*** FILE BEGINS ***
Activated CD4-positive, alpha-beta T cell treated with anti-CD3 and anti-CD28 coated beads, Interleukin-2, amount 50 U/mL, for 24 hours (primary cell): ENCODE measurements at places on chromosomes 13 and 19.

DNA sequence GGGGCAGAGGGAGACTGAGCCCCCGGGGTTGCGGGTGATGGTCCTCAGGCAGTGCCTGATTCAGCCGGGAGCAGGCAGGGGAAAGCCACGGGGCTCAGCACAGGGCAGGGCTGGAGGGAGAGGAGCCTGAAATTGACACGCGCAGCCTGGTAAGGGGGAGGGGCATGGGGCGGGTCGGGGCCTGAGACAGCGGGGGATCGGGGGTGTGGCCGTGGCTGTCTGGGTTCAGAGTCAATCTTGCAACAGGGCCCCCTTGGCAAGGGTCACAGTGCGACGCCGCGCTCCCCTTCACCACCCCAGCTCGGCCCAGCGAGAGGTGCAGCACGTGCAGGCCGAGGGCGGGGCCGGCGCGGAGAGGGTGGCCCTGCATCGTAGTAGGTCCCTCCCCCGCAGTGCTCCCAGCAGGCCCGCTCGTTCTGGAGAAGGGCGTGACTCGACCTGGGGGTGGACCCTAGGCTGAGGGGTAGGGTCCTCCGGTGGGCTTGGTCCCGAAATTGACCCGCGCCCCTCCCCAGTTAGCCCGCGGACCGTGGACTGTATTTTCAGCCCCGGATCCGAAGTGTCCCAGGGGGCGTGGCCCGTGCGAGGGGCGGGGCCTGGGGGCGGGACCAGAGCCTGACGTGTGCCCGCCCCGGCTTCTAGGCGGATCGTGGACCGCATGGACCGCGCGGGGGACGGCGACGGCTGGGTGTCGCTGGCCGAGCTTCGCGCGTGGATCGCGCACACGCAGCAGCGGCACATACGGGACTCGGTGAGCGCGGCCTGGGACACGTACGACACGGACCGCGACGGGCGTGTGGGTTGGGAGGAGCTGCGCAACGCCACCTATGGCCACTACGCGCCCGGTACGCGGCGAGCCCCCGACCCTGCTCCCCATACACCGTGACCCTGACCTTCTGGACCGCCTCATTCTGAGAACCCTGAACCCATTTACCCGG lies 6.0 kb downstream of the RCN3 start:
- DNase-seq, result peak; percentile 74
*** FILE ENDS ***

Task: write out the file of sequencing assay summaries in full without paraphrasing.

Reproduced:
Activated CD4-positive, alpha-beta T cell treated with anti-CD3 and anti-CD28 coated beads, Interleukin-2, amount 50 U/mL, for 24 hours (primary cell): ENCODE measurements at places on chromosomes 13 and 19.

DNA sequence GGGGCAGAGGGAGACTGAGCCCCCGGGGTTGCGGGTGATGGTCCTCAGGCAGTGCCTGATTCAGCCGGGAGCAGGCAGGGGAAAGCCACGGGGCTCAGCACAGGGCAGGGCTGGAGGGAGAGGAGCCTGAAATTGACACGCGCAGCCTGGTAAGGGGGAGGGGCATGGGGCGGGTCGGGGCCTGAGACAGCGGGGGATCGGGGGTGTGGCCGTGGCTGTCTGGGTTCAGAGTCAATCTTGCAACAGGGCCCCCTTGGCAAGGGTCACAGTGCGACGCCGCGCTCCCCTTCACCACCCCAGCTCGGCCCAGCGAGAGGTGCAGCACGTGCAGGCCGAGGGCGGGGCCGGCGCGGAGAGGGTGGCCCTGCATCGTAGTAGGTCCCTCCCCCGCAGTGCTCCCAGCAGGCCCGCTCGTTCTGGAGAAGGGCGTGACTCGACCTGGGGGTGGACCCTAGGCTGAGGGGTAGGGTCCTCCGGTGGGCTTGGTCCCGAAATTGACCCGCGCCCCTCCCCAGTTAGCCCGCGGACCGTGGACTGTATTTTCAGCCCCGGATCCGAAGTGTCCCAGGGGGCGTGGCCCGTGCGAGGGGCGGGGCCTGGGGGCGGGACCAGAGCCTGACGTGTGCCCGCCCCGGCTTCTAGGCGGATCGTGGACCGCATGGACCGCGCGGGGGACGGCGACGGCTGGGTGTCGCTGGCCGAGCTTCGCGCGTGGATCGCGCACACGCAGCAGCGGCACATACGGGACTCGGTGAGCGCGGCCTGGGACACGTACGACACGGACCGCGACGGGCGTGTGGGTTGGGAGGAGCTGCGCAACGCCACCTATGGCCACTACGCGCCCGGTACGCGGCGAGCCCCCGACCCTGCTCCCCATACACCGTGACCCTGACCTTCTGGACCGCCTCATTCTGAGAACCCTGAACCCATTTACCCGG lies 6.0 kb downstream of the RCN3 start:
- DNase-seq, result peak; percentile 74